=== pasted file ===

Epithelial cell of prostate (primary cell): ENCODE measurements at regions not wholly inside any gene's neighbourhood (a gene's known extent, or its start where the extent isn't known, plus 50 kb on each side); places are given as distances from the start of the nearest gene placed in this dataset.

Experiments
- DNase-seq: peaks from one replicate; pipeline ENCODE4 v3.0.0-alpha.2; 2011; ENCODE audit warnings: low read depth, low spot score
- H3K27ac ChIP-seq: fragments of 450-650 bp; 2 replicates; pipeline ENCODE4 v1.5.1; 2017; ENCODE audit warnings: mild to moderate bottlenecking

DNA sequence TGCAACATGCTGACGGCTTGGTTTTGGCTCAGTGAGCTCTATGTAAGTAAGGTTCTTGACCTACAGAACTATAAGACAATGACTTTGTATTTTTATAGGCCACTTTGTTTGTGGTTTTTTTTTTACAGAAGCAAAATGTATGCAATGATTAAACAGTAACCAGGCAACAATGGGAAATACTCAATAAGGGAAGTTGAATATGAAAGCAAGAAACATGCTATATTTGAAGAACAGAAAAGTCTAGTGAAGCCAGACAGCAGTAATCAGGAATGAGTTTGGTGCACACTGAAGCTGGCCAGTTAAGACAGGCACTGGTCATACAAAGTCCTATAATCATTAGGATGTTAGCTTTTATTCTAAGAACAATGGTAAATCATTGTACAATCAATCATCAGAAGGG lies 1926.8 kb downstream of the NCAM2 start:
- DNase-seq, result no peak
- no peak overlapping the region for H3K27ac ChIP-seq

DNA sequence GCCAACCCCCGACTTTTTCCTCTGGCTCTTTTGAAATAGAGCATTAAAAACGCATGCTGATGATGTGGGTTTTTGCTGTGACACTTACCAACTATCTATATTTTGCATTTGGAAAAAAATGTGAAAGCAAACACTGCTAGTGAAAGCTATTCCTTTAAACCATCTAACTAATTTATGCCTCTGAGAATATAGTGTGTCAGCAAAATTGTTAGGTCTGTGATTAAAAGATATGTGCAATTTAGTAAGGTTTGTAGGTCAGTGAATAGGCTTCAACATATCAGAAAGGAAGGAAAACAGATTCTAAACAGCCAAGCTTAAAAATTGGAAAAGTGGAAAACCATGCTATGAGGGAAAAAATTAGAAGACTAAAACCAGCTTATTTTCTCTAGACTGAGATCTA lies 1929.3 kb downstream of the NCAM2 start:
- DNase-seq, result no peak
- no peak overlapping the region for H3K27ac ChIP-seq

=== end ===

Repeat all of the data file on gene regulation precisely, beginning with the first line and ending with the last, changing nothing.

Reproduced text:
Epithelial cell of prostate (primary cell): ENCODE measurements at regions not wholly inside any gene's neighbourhood (a gene's known extent, or its start where the extent isn't known, plus 50 kb on each side); places are given as distances from the start of the nearest gene placed in this dataset.

Experiments
- DNase-seq: peaks from one replicate; pipeline ENCODE4 v3.0.0-alpha.2; 2011; ENCODE audit warnings: low read depth, low spot score
- H3K27ac ChIP-seq: fragments of 450-650 bp; 2 replicates; pipeline ENCODE4 v1.5.1; 2017; ENCODE audit warnings: mild to moderate bottlenecking

DNA sequence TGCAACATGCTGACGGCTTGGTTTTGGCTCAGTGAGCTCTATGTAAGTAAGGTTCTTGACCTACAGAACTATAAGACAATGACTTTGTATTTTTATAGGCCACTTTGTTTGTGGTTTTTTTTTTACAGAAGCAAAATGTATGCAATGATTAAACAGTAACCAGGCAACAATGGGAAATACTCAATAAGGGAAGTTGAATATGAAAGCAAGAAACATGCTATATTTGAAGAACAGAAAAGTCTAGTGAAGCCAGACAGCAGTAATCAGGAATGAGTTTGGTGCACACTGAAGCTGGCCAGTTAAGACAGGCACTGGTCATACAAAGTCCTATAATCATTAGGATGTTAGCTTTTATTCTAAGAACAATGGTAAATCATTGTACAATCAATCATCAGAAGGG lies 1926.8 kb downstream of the NCAM2 start:
- DNase-seq, result no peak
- no peak overlapping the region for H3K27ac ChIP-seq

DNA sequence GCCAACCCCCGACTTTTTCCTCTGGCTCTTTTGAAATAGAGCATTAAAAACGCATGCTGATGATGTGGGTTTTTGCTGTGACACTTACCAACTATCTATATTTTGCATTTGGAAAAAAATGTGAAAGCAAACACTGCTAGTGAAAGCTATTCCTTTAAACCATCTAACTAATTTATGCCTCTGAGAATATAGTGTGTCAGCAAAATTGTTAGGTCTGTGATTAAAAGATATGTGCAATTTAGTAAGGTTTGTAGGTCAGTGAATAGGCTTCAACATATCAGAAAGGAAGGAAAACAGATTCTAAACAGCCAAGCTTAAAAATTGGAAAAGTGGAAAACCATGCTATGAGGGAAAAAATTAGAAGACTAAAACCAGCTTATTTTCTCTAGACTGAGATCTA lies 1929.3 kb downstream of the NCAM2 start:
- DNase-seq, result no peak
- no peak overlapping the region for H3K27ac ChIP-seq